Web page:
Also in this roundup: Nextgenaccess and Bluebird complete fiber builds; Comcast forecasts a Q2 COVID-19 hit; state lawmakers plea for broadband bucks in US; and New Zealand commits millions to rural broadband.
New numbers from ThousandEyes suggest that broadband is buckling under the weight of COVID-19. Despite some early optimism that networks were seeming to sustain the additional bandwidth of people streaming and Zooming the days away, recent data shows that outages have reached record highs in the last week. According to ThousandEyes, global outages spiked 77% since early April, and UK outages alone increased 62% since last week. One notable fail was Tata Communications' infrastructure across Europe and India, affecting 80 network interfaces across multiple regions and cities.
In Q1 earnings, Comcast reported a gain of 477,000 broadband customers: That's over 100,000 more subs than in the same quarter last year, and it marks the company's best quarter in 12 years for this particular category. However, not all is rosy. As Comcast warns in its press release, due to "significant deterioration in domestic economic conditions in recent weeks and by the costs associated with our support of customer connectivity ... we expect the impacts of COVID-19 to increase in significance in the second quarter 2020 and to have a material adverse impact on our consolidated results of operations over the near-to-medium term." Significant stuff, indeed.
As the United States Congress works on negotiating terms for the next COVID-19 relief package, while simultaneously trying to figure out whether or not the body is actually in session and grappling with the revelation that the government somehow lacks enough tests for 100 senators [Ed. note: *cue internal existential screaming*] some local lawmakers continue to take matters into their own hands to get rural communities connected. This week, a Minnesota House committee approved legislation to increase funding for high-speed broadband statewide. The bill, authored by Rep. Rob Ecklund (DFL International Falls) and which still has to cycle through committees, would invest $10 million in the Minnesota's Border-to-Border Broadband Grant Program to expand high-speed broadband, plus an additional $8 million to provide students with equipment for remote learning and to reimburse school districts for costs to provide broadband access, as well as an additional $2 million to reimburse healthcare providers and counties for providing COVID-19-related telehealth services.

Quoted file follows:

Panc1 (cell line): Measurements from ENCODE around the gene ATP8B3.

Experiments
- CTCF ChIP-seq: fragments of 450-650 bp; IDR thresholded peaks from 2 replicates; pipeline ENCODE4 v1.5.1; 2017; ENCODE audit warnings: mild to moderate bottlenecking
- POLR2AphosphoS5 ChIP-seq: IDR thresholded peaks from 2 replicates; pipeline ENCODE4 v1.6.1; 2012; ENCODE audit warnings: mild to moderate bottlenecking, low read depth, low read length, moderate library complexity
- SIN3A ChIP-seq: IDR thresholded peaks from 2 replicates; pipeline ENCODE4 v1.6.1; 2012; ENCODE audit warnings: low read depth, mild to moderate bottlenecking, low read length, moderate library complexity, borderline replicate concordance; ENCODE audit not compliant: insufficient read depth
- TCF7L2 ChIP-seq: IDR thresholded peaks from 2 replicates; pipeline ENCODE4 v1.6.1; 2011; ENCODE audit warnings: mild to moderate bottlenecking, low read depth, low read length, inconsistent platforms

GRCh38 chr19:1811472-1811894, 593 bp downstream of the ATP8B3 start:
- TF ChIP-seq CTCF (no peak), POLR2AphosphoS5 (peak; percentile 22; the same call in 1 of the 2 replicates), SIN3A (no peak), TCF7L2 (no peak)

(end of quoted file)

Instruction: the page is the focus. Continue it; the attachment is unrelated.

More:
Efforts are also underway in New Zealand to get rural communities connected. In light of the COVID-19 crisis, the government announced it's investing NZ$15 million (US$9.1 million) in rural network improvements, including upgrading existing mobile towers, upgrading wireless backhaul and installing external antennas on homes. The New Zealand government says that the upgrades will first prioritize rural areas where there are large numbers of school-age children lacking access.
In happy fiber news, two providers got some things done this week, with both Bluebird Networks and Nextgenaccess completing builds in the US and UK, respectively. Bluebird, a Midwestern telecommunications provider, completed a 21-mile fiber infrastructure expansion in Joplin, Missouri. And in the UK, Nextgenaccess finished deploying 41.6 miles of fiber, connecting from Bristol to South Wales. In a press release, Nextgenaccess said the fiber network is immediately available and "offers alternate carriers, telecom operators, service providers and resellers a cost-effective carrier independent solution for delivering ultrafast broadband to thousands of currently underserved SME businesses across the region."
It faces an uphill climb, but Viasat is exploring a plan to build 300 low-earth orbit satellites that could deliver low-latency broadband service and qualify for the US Rural Digital Opportunities Fund.
Over the next two years, approximately 60% of service providers (both large and small) will adopt virtualization on a wide scale across their networks, according to the latest survey report from Ovum. Why are providers making these moves? Is there an easy way to start?
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Current network infrastructure and the move to virtualization
Benefits and challenges of network virtualization
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